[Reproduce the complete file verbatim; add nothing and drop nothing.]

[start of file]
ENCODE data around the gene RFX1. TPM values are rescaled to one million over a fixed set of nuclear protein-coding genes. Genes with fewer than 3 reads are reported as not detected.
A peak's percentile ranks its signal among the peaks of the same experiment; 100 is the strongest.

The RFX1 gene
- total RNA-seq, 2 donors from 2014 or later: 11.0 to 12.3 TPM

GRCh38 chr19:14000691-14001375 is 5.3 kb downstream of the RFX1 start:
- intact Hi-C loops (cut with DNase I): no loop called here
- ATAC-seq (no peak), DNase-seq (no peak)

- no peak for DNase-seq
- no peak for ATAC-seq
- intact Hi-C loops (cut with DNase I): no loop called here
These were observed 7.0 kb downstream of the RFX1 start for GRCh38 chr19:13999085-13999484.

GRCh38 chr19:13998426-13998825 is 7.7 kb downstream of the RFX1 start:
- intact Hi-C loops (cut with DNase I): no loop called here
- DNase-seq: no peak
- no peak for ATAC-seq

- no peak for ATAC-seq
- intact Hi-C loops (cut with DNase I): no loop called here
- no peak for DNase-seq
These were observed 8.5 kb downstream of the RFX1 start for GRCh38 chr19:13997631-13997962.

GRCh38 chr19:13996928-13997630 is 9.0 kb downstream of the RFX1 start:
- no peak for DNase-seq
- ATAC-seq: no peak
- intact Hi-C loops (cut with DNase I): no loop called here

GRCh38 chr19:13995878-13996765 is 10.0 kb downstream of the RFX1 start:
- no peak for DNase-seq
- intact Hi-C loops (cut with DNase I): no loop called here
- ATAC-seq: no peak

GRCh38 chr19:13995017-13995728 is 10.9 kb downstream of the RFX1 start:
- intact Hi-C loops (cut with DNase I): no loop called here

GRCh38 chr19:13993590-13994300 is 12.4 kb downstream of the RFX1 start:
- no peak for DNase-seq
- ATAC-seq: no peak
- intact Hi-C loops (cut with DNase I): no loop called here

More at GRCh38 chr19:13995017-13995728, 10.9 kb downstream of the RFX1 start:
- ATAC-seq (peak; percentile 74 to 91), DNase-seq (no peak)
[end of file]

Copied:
ENCODE data around the gene RFX1. TPM values are rescaled to one million over a fixed set of nuclear protein-coding genes. Genes with fewer than 3 reads are reported as not detected.
A peak's percentile ranks its signal among the peaks of the same experiment; 100 is the strongest.

The RFX1 gene
- total RNA-seq, 2 donors from 2014 or later: 11.0 to 12.3 TPM

GRCh38 chr19:14000691-14001375 is 5.3 kb downstream of the RFX1 start:
- intact Hi-C loops (cut with DNase I): no loop called here
- ATAC-seq (no peak), DNase-seq (no peak)

- no peak for DNase-seq
- no peak for ATAC-seq
- intact Hi-C loops (cut with DNase I): no loop called here
These were observed 7.0 kb downstream of the RFX1 start for GRCh38 chr19:13999085-13999484.

GRCh38 chr19:13998426-13998825 is 7.7 kb downstream of the RFX1 start:
- intact Hi-C loops (cut with DNase I): no loop called here
- DNase-seq: no peak
- no peak for ATAC-seq

- no peak for ATAC-seq
- intact Hi-C loops (cut with DNase I): no loop called here
- no peak for DNase-seq
These were observed 8.5 kb downstream of the RFX1 start for GRCh38 chr19:13997631-13997962.

GRCh38 chr19:13996928-13997630 is 9.0 kb downstream of the RFX1 start:
- no peak for DNase-seq
- ATAC-seq: no peak
- intact Hi-C loops (cut with DNase I): no loop called here

GRCh38 chr19:13995878-13996765 is 10.0 kb downstream of the RFX1 start:
- no peak for DNase-seq
- intact Hi-C loops (cut with DNase I): no loop called here
- ATAC-seq: no peak

GRCh38 chr19:13995017-13995728 is 10.9 kb downstream of the RFX1 start:
- intact Hi-C loops (cut with DNase I): no loop called here

GRCh38 chr19:13993590-13994300 is 12.4 kb downstream of the RFX1 start:
- no peak for DNase-seq
- ATAC-seq: no peak
- intact Hi-C loops (cut with DNase I): no loop called here

More at GRCh38 chr19:13995017-13995728, 10.9 kb downstream of the RFX1 start:
- ATAC-seq (peak; percentile 74 to 91), DNase-seq (no peak)